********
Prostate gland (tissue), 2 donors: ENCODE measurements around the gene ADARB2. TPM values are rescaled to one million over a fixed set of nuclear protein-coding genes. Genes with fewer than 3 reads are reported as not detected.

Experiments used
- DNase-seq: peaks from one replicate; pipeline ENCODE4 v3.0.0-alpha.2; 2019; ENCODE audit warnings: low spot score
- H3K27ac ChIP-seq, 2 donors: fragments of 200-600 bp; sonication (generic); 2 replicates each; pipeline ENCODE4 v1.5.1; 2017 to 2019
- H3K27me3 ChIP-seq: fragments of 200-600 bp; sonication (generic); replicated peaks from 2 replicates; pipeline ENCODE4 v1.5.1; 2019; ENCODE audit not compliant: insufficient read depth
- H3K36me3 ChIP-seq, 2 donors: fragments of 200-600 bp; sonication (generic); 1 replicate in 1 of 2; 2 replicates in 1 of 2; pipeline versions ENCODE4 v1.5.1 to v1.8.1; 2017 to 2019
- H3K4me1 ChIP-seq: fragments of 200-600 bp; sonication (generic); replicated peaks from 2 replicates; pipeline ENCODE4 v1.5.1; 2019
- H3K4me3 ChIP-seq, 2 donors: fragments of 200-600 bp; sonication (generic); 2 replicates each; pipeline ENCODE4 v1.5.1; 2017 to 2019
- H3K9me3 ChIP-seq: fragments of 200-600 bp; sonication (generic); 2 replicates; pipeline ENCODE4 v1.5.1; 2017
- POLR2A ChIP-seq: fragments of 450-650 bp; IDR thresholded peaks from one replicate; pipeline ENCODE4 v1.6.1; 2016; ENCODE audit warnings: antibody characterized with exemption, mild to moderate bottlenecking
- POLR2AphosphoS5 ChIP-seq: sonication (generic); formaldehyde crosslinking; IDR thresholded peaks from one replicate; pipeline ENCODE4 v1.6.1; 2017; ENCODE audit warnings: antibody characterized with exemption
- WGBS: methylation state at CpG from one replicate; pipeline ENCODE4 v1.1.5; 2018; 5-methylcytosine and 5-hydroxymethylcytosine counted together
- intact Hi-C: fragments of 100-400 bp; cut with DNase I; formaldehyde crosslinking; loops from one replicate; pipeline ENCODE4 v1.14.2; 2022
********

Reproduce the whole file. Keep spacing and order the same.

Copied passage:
Prostate gland (tissue), 2 donors: ENCODE measurements around the gene ADARB2. TPM values are rescaled to one million over a fixed set of nuclear protein-coding genes. Genes with fewer than 3 reads are reported as not detected.

Experiments used
- DNase-seq: peaks from one replicate; pipeline ENCODE4 v3.0.0-alpha.2; 2019; ENCODE audit warnings: low spot score
- H3K27ac ChIP-seq, 2 donors: fragments of 200-600 bp; sonication (generic); 2 replicates each; pipeline ENCODE4 v1.5.1; 2017 to 2019
- H3K27me3 ChIP-seq: fragments of 200-600 bp; sonication (generic); replicated peaks from 2 replicates; pipeline ENCODE4 v1.5.1; 2019; ENCODE audit not compliant: insufficient read depth
- H3K36me3 ChIP-seq, 2 donors: fragments of 200-600 bp; sonication (generic); 1 replicate in 1 of 2; 2 replicates in 1 of 2; pipeline versions ENCODE4 v1.5.1 to v1.8.1; 2017 to 2019
- H3K4me1 ChIP-seq: fragments of 200-600 bp; sonication (generic); replicated peaks from 2 replicates; pipeline ENCODE4 v1.5.1; 2019
- H3K4me3 ChIP-seq, 2 donors: fragments of 200-600 bp; sonication (generic); 2 replicates each; pipeline ENCODE4 v1.5.1; 2017 to 2019
- H3K9me3 ChIP-seq: fragments of 200-600 bp; sonication (generic); 2 replicates; pipeline ENCODE4 v1.5.1; 2017
- POLR2A ChIP-seq: fragments of 450-650 bp; IDR thresholded peaks from one replicate; pipeline ENCODE4 v1.6.1; 2016; ENCODE audit warnings: antibody characterized with exemption, mild to moderate bottlenecking
- POLR2AphosphoS5 ChIP-seq: sonication (generic); formaldehyde crosslinking; IDR thresholded peaks from one replicate; pipeline ENCODE4 v1.6.1; 2017; ENCODE audit warnings: antibody characterized with exemption
- WGBS: methylation state at CpG from one replicate; pipeline ENCODE4 v1.1.5; 2018; 5-methylcytosine and 5-hydroxymethylcytosine counted together
- intact Hi-C: fragments of 100-400 bp; cut with DNase I; formaldehyde crosslinking; loops from one replicate; pipeline ENCODE4 v1.14.2; 2022